Sun. Sep 26th, 2021
History of video games/Print version/Standardized platforms
Standardized platforms

Foundational Developments[edit | edit source]

On March 7th 1876 Alexander Graham Bell received a patent for the Telephone,[1][2] sparking a telecommunication revolution by allowing people to talk to one another near instantly over long distances.

In 1966 inventor George Sweigert patents the cordless telephone,[3] laying the groundwork to take telephones on the go.

Many early game pioneers, such as Steve Wozniak, were also telephone phreakers.[4]

1990’s[edit | edit source]

1993[edit | edit source]

In 1993 the Siemens S1 phone is released, including a clone of Tetris named Klotz, but is hidden as an easter egg to dodge patent issues.[5]

1994[edit | edit source]

The IBM Simon touchscreen smartphone is released to consumers on August 16, 1994 at a cost of $1,100, lasting six months on the market and selling 50,000 phones.[6] This phone included a puzzle game called Scramble.[7]

Also released in 1994 is the MT-2000 phone by Danish company Hagenuk, which included a variant of Tetris.[7][8]

1997[edit | edit source]

Nokia includes Snake for the first time on the Nokia 6110, a very popular game being included in 400 million devices as of 2013, and which was also among the first multiplayer phone games due to it’s two player support over inferred.[9]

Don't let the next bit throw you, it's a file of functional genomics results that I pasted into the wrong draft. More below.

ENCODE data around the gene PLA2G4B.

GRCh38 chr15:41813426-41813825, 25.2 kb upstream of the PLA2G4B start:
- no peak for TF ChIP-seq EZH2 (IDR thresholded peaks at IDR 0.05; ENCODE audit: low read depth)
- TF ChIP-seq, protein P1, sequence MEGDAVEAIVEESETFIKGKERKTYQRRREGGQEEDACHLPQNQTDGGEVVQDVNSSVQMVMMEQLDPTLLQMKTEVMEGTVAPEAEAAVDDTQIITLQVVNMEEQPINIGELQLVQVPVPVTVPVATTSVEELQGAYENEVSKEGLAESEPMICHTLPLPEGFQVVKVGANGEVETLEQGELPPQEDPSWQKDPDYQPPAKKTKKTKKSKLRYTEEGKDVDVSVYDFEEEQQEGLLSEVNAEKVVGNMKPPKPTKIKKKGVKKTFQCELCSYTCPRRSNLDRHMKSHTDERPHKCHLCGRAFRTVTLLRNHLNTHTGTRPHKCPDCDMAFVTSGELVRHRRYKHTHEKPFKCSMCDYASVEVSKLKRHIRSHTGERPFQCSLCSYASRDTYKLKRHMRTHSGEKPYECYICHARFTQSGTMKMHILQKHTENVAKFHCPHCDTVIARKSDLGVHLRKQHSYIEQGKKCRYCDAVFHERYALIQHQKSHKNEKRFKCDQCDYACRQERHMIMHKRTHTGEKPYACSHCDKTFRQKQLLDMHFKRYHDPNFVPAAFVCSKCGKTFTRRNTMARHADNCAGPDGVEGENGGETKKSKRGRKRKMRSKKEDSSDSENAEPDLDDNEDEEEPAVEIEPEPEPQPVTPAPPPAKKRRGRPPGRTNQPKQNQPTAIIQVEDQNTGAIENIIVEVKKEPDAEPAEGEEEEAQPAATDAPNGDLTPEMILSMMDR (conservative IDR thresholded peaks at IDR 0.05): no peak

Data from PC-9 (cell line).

2000’s[edit | edit source]

On October 7th, 2003 the gaming focused Nokia N-Gage launches.[10]

By the end of the decade the Apple App Store becomes a widely used platform for downloading games on iPhones.[11]

2010’s[edit | edit source]

2016[edit | edit source]

Pokemon Go[edit | edit source]

In 2016 Pokemon Go became a widely popular augmented reality game.

2019[edit | edit source]

Apple launched Apple Arcade on September 19th, 2019.[12]

  • Angry Birds
  • Fruit Ninja
  • Animal Crossing: Pocket Camp
  • Fire Emblem Heros
  • Candy Crush Saga
  • Subway Surfers
  • Fortnite
  • Temple Run
  • Monument Valley
  • Fate Grand Order
  • Neko Atsume
  • Snake
  • Part Time UFO
  • Send Me To Heaven
  • Rhythm Thief & the Paris Caper

Pokemon Go[edit | edit source]

This game prompted some interest in urban design.[13]

Flappy Bird[edit | edit source]

Became a phenomenon in 2014, then was pulled from app stores by its creator at the peak of its popularity.[14]

Many Microconsoles and hybrid consoles made after 2000 use mobile chipsets due to their low cost, integrated features, and low heat.

Consoles with integrated mobile internet[edit | edit source]

  1. “Alexander Graham Bell”. https://www.pbs.org/transistor/album1/addlbios/bellag.html. 
  2. “Studying Sound: Alexander Graham Bell (1847–1922)- Hear My Voice Albert H. Small Documents Gallery Smithsonian’s National Museum of American History”. https://americanhistory.si.edu/documentsgallery/exhibitions/hear-my-voice/3.html. 
  3. “A Brief History of the Cordless Phone” (in en). 9 March 2015. https://www.ligo.co.uk/blog/brief-history-cordless-phone/.